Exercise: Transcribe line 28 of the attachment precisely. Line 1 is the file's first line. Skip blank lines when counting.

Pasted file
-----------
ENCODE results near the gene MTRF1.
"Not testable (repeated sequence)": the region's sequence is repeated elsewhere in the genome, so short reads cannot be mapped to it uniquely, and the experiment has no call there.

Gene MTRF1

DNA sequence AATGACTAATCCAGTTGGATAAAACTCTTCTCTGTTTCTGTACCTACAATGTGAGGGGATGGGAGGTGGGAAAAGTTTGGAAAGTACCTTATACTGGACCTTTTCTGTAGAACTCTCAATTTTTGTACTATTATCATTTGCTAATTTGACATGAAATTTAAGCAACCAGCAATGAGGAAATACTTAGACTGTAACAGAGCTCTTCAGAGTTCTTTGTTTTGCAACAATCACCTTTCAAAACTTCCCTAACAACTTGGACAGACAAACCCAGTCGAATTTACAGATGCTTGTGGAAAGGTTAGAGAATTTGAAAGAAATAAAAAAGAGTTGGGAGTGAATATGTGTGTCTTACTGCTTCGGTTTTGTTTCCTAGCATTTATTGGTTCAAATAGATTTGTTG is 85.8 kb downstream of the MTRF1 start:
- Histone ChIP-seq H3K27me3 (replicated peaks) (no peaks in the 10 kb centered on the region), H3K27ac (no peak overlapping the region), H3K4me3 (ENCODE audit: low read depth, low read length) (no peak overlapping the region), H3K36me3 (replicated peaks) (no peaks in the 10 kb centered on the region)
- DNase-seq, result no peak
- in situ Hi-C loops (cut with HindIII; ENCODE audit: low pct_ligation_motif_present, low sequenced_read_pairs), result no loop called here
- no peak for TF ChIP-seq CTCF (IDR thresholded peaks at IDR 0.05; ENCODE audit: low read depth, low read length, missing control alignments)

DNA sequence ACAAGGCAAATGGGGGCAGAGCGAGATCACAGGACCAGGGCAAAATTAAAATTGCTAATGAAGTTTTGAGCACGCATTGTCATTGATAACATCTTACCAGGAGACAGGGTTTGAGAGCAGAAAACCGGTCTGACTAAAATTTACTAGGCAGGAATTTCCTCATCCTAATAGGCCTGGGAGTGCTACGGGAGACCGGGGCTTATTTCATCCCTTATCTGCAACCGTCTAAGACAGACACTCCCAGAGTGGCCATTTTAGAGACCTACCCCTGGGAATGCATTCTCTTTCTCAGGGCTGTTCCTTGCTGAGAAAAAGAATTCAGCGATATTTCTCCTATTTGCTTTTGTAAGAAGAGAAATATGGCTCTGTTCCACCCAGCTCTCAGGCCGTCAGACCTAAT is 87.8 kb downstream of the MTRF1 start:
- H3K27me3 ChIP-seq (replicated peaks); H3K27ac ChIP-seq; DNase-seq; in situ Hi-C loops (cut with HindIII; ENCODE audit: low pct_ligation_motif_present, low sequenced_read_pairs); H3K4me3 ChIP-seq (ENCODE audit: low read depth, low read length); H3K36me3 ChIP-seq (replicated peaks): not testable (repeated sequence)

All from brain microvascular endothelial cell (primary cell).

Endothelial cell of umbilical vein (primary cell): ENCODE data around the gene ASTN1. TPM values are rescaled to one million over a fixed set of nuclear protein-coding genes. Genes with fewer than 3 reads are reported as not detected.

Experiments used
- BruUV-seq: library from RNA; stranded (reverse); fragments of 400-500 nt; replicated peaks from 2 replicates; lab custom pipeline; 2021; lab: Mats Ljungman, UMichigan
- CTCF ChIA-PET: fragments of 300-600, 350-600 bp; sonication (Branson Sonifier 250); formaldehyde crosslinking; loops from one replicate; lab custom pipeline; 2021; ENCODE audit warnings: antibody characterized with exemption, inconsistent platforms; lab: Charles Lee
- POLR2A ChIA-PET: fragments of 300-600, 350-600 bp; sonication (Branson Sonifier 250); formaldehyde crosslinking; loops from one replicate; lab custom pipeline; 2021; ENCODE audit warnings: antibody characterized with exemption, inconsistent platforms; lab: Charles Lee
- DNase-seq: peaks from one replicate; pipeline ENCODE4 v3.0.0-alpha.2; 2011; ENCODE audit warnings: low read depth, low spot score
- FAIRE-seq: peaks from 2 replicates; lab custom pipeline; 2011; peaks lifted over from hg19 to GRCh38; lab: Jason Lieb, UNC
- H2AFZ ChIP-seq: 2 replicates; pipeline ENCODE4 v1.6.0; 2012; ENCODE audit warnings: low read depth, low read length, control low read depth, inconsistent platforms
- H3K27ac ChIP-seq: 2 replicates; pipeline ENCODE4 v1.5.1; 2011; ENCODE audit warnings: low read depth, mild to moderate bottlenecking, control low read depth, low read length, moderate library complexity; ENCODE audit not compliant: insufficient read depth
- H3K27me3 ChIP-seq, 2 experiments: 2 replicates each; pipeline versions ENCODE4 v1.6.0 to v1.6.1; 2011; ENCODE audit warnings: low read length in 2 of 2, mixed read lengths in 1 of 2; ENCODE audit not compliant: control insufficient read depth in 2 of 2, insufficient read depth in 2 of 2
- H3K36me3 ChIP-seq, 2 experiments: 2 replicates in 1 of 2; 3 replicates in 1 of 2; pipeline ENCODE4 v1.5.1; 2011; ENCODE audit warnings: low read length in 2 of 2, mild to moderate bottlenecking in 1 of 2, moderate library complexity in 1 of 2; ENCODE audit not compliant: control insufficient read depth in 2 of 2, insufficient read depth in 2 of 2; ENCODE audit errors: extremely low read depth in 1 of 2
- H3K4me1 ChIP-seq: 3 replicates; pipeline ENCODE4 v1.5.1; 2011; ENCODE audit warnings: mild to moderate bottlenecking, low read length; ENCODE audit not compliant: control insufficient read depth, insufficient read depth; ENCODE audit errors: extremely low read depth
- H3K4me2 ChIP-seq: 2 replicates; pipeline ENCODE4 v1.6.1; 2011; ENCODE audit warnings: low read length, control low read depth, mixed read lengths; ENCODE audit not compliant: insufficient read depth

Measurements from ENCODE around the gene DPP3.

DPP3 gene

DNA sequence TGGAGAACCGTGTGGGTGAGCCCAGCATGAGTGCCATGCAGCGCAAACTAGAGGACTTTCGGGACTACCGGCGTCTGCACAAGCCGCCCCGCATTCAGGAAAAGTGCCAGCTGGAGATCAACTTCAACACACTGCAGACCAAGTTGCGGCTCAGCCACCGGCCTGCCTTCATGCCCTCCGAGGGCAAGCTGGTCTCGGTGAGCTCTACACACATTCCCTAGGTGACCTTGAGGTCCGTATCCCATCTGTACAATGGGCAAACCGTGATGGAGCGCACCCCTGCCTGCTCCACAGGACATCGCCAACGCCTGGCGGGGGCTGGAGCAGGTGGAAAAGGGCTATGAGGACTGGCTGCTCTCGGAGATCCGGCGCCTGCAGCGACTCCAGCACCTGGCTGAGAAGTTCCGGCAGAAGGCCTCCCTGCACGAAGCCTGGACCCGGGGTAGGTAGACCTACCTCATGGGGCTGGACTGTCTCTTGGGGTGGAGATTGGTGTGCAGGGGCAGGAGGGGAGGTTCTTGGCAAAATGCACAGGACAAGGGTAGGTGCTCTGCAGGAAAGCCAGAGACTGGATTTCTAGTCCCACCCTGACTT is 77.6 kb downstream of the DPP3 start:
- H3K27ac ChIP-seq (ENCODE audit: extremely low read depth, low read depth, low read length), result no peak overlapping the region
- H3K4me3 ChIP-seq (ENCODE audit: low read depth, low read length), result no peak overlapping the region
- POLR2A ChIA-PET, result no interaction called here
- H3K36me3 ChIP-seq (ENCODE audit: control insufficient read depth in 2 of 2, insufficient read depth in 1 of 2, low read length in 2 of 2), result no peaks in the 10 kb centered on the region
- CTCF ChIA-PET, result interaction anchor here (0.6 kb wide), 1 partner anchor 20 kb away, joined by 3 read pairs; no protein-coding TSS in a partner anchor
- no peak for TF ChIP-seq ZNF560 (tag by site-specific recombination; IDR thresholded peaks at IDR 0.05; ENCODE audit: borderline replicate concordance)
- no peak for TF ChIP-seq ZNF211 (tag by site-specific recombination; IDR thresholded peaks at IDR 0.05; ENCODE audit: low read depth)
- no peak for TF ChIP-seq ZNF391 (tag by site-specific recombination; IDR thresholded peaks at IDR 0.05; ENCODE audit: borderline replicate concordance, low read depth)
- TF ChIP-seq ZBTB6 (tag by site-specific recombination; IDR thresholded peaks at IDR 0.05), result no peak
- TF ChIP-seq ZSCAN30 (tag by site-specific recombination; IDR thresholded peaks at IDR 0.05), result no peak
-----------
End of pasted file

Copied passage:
- H3K27ac ChIP-seq (ENCODE audit: extremely low read depth, low read depth, low read length), result no peak overlapping the region